- David Borden, Executive Director
Two evenings ago, I got a call from the local bookstore in my neighborhood, letting me know that a copy of the book I had inquired about -- DRUG CRAZY: How We Got INTO THIS MESS & How We Can GET OUT -- had arrived. I picked it up yesterday morning -- my personal copy -- and returned yesterday evening to recommend the book and ask whether they had more copies in stock. I was told that two more were on order, perhaps because a copy had been purchased.
It was early in DRCNet's history, 1994, when author Mike Gray found us on the Usenet talk groups, signed up, and told me about a book he was working on that would lay out the enormous damage being wrought by the prohibition laws, in a way, he hoped, that would speak to the all-powerful Middle America. I was excited to hear about the project, particularly because of Mike's illustrious career -- his credits include the hit movie "The China Syndrome" -- I figured that this guy was good, and if anyone could pull it off, it would be him. Mike later joined our advisory board, at my invitation.
Drug Crazy took until now to complete because of the meticulous research that went into it -- practically every page required its own research project, taking Mike from Chicago, to Liverpool, to who knows where -- and because Mike continued to write about the history as it unfolded, all the way through last year. There are portions of the book that made me stop and think, "wait a minute, that's not history yet!" Like drug czar McCaffrey's foolish praise of his Mexican counterpart Jesus Guttierez Rebollo, who was arrested weeks later for being on the drug lords' payroll -- or the state of Virginia's ill-advised targeting of pain doctor William Hurwitz, with tragic consequences for his patients -- or the passage of California's Prop. 215. After all these years, I am looking at an actual copy of the book, no less timely.
A chapter that is sure to rivet you to your seat is chapter one, "A Tale of Two Cities -- Chicago: 1995/1925", contrasting a narrative of a fast-paced drug raid/shooting spree from our time, with the story of Alcohol Prohibition, 70 years in the past.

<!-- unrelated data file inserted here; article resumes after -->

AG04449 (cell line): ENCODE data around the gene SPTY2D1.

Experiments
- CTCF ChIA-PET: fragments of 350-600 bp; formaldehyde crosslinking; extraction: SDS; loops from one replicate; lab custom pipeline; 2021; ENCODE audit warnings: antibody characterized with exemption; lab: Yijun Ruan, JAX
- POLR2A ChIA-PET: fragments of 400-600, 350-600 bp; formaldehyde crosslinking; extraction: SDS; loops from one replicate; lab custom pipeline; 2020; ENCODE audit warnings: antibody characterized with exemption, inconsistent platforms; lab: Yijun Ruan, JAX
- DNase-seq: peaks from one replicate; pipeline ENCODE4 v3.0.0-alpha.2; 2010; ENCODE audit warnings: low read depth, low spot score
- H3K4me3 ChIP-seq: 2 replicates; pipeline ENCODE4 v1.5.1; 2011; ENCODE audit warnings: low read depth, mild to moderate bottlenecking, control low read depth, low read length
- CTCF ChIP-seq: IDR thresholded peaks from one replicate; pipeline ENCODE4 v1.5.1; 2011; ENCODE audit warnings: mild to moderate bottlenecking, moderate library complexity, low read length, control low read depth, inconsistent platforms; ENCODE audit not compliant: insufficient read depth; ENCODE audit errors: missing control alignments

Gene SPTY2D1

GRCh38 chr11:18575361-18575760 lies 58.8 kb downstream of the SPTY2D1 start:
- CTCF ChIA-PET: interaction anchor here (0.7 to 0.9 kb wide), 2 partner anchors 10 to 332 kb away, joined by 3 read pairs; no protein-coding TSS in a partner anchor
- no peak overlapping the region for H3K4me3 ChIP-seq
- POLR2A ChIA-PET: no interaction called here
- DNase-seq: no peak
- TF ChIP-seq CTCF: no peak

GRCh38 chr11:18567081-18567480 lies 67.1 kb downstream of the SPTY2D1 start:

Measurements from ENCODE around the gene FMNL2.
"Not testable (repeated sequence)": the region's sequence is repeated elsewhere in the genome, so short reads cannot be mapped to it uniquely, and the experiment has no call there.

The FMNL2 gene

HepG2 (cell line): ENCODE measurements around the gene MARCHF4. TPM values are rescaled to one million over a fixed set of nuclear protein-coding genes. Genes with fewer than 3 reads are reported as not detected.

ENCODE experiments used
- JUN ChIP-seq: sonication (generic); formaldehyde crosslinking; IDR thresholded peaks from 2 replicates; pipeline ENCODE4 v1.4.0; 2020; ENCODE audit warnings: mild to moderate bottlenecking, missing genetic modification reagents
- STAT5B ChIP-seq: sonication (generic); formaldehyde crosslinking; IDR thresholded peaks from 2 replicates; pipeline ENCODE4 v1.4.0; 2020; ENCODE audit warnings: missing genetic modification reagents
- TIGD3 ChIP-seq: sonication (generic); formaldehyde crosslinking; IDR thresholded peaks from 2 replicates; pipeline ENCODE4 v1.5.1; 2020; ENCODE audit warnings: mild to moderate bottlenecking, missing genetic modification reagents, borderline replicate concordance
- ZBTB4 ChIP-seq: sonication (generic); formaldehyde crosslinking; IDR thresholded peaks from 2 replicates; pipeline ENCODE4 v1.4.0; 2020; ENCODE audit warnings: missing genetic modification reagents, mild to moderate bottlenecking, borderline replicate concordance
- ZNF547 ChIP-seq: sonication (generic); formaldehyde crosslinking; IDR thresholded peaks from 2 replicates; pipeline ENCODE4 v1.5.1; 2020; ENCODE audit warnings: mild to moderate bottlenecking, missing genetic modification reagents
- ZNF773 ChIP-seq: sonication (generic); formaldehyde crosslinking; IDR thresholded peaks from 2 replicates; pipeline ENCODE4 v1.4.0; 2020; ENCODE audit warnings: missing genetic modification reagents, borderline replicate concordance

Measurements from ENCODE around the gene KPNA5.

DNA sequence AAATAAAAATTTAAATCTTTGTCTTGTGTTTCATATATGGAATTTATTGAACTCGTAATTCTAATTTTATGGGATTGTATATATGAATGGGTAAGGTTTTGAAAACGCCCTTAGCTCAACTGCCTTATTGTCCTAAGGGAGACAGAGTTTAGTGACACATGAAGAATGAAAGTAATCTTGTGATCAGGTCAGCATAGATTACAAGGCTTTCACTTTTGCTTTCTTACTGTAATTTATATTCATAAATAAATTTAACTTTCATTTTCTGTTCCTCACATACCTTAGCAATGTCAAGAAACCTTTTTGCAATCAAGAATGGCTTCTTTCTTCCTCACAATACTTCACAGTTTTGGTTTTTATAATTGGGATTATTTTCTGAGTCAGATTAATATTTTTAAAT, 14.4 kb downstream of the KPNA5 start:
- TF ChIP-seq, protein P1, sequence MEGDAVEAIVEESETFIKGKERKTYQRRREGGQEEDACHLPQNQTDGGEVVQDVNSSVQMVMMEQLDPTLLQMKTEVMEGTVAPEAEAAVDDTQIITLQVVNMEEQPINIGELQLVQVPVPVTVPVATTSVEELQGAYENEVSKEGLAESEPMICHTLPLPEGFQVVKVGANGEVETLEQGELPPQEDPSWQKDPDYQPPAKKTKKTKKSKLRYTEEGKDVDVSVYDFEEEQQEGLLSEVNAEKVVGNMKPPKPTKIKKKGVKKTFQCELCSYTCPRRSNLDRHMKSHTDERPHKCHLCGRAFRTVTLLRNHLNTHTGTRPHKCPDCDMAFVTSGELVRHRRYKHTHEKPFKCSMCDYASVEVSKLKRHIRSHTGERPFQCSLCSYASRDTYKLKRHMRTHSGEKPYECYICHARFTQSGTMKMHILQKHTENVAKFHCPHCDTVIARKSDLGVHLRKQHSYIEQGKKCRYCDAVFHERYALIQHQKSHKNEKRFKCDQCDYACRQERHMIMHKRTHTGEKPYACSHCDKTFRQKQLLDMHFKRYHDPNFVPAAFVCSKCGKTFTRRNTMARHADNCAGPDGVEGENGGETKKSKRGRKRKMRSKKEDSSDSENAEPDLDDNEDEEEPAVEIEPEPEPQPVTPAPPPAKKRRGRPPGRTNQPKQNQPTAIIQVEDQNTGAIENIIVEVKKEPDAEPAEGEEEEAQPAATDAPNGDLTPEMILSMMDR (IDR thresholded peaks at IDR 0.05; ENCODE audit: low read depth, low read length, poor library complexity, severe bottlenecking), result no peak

My favorite passage from the book is from chapter six, "The River of Money," where Mike takes readers to the Peruvian jungle to witness the futility of the "Andean Initiative" for themselves: "Three thousand miles to the south, where the headwaters of the Amazon spring from the Andean cordillera, an aging Vietnam-era Huey was choppering through the jungle haze, and in the doorway, like a haunting snapshot of another era, a DEA agent in green fatigues cradled an AR-15 automatic as he scanned the undulating landscape."
I am sharing these personal recollections, in the hope that you will get inspired, and will call or visit your local Border's, or Barnes & Noble, other chains or independent bookstores, ask if they have a copy of DRUG CRAZY from Random House, and maybe pick one up, so the stores will order two more, or five, or ten, or even create a display. So that more thinking citizens will receive this vital information, feel some of the horror and the anger that led me and many of you to get involved, and stand with us to demand change.
And when some of them do decide to take a stand, they will be able to find us on the Internet, using the comprehensive index of reform groups and resources provided in Appendix B. The introduction to the appendix is a brief history of how DRCNet got started and what it has become. So your support for DRUG CRAZY will not only educate the public, but will build DRCNet and the movement as a whole. Call today!
(Take a look at the book cover in last week's WOL archive, at http://www.drcnet.org/rapid/1998/5-22.html#drugcrazy. You can order the book there through amazon.com, and DRCNet will earn a 15% commission off of your purchase -- though we urge you to go the bookstore route instead to help the book go big. If, as in chapter six, you do go the amazon route, make sure to buy directly through our link -- otherwise, we'll only earn 5%, or possibly nothing.)